22 August 2013

Un peu de tout... or Once in a Blue Moon

I am so spoiled for being tucked away for two months each summer in my own little world that it's always a bit of a shock to see what changes took place in the other parts of town while I was hibernating in my gardens.

An ice cream parlor replacing the quirky bookshop near my trolly stop was the saddest change.  Really?  A double dip instead of a page-turner??  Ah well. Who knows what drives the retail mind. This will be the second independent bookshop that closed on that street. Amazing considering the clientele in that area is mostly students and professors.  You would think they would be supportive of book sellers, but there you are.  I know I was always more prone to buy a book than a sweet, and still am.

My morning walk has revealed small signs of Fall, most notably all the chubby acorns that litter the pavement here and there.  (The ones the squirrels haven't purloined and, well, squirreled away.)  I remember collecting them as a child and then taking a pen and drawing little faces on the green orbs, turning them into smiling tam-o-shanter'd people.  So of course I had to pocket a few the other morning and try my hand at eyes, nose and off-centered smile.  (Some talents just never leave you....)

They are tearing our road up.  Again.  First it was the water lines, with huge trenches dug down both sides of the road as new pipe was laid down.  Then it was the gas lines, with digging that extended up and over our property lines and resulted in some new pavement being poured here and there.  (I was saddened by this since I loved the old cracked sidewalk where the odd Harebell or Loosestrife could push up.)  Now it's the water lines.  Again.  This time there are long massive pipes of various widths and age ranging the sidewalks, cobbled together with futuristic Mad Max fittings and buried under enormous mounds of tar and gravel at every driveway and front walk. Presumably these humps are a preventative measure to keep home owners from tripping over the pipe, although how one couldn't see and avoid falling over a 7-inch round pipe is beyond my thinking.  But apparently some risk management wizard decided it's easier and safer to climb up and over a pile of uneven sticky asphalt several times a day in order to gain access to your front door.  (I felt compelled to yodel the first time I made the climb.)  My neighbor suggested we use ski poles to get in and out.  I said I'll need a sherpa on Market day to get myself and my parcels over the rise.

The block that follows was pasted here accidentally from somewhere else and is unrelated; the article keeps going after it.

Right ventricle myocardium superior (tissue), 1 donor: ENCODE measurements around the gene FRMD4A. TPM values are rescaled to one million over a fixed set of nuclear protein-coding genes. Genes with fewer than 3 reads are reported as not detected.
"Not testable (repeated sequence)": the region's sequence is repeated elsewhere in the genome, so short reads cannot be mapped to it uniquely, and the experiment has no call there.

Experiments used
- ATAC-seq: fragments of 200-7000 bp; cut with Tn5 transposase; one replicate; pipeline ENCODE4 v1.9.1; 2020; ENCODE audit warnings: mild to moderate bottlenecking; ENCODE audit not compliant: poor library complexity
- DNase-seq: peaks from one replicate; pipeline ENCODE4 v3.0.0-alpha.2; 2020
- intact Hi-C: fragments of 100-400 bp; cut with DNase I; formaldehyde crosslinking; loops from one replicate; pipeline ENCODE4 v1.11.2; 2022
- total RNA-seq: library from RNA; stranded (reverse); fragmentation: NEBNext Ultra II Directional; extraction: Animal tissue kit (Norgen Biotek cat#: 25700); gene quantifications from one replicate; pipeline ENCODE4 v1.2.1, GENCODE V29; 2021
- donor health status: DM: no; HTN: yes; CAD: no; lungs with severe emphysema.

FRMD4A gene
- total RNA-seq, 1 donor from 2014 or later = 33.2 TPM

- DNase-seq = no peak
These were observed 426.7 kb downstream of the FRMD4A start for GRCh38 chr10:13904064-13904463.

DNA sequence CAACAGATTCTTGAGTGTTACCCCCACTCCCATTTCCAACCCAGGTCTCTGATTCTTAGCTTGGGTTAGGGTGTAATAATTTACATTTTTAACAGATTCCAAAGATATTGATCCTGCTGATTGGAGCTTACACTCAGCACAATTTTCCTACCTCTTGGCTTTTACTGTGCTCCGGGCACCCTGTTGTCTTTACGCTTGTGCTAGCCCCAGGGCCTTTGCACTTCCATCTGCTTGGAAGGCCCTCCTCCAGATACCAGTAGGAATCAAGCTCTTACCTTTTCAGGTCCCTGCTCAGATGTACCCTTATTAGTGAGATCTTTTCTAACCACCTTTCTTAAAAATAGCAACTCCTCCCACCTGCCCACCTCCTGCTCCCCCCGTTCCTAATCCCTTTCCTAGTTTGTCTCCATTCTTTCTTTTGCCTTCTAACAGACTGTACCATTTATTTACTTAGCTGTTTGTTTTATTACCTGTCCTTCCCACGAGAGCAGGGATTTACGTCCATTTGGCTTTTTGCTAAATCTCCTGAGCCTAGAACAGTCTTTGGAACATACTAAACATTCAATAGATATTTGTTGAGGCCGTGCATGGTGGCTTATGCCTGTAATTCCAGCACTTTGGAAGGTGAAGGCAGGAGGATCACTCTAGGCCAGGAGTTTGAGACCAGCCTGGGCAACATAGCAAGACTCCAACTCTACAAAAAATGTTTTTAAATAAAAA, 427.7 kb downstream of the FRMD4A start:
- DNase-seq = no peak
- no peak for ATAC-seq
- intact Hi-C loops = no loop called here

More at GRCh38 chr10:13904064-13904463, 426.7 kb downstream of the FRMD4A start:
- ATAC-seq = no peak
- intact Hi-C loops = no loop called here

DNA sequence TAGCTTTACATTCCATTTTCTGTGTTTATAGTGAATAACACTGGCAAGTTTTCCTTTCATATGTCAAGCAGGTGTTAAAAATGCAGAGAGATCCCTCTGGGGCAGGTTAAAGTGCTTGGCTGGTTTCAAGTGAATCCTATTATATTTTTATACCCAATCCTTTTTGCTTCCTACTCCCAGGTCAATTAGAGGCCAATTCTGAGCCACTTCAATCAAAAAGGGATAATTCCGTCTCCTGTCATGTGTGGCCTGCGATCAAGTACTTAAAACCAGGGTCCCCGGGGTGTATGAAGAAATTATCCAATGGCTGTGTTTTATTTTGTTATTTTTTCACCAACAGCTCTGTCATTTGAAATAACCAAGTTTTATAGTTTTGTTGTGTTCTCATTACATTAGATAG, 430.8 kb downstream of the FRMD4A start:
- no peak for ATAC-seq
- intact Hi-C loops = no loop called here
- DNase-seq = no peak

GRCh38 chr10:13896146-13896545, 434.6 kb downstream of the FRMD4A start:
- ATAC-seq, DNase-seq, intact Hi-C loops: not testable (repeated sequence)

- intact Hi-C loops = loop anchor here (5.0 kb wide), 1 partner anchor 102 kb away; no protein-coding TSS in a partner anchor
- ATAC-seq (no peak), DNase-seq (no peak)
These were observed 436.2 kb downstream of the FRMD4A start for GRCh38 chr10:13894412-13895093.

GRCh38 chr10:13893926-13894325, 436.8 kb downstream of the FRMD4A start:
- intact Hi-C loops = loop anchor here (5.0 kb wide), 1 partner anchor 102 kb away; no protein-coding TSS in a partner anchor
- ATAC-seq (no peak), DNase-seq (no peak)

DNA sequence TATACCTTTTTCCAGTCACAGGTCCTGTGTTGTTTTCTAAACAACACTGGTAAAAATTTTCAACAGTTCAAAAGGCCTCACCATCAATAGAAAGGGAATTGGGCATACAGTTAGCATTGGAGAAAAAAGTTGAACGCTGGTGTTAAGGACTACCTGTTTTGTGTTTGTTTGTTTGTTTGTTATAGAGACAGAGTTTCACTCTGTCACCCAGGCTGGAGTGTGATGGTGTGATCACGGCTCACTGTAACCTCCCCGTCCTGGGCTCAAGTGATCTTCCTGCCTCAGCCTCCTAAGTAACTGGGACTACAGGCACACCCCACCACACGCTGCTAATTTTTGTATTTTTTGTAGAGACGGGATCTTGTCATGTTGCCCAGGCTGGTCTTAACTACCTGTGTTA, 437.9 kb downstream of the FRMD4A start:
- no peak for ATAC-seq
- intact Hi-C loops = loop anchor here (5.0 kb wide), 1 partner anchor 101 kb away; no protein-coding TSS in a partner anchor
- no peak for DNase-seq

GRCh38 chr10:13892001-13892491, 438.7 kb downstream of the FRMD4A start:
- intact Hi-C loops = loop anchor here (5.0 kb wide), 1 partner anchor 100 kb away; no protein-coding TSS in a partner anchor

The Moonflowers have started to bloom.  This may seem small peas for the average gardener but for me it is a huge triumph of timing.  Every spring I wait impatiently for the cold weather to wane a bit so I can plant my Moonflower seeds. I spend much of April waiting for them to germinate, carefully transplanting them into pots in May and then watching their slow progress over their twig trellises throughout the summer. By August, I usually see the first buds starting to form and then as September's chilier nights progress my gardener's panic sets in, wondering if they will blossom before the first frost.  Sadly, the past two years have been a total failure, with Moonflower vines keeling over in the cold, set with at least a dozen buds that never open.

But this year, things are different.  I've had three enormous pearly blossoms so far, with another 7 on the way.  Happily, they are taking their time and granting me a gorgeous, pale bloom every few nights, drawing out the sublime pleasure.  It occurred to me, after looking at the calendar and noting wryly that this week we have been blessed with a luminous "Blue Moon", that this might be the frequency with which I can expect this occurrence.  Let's hope not.

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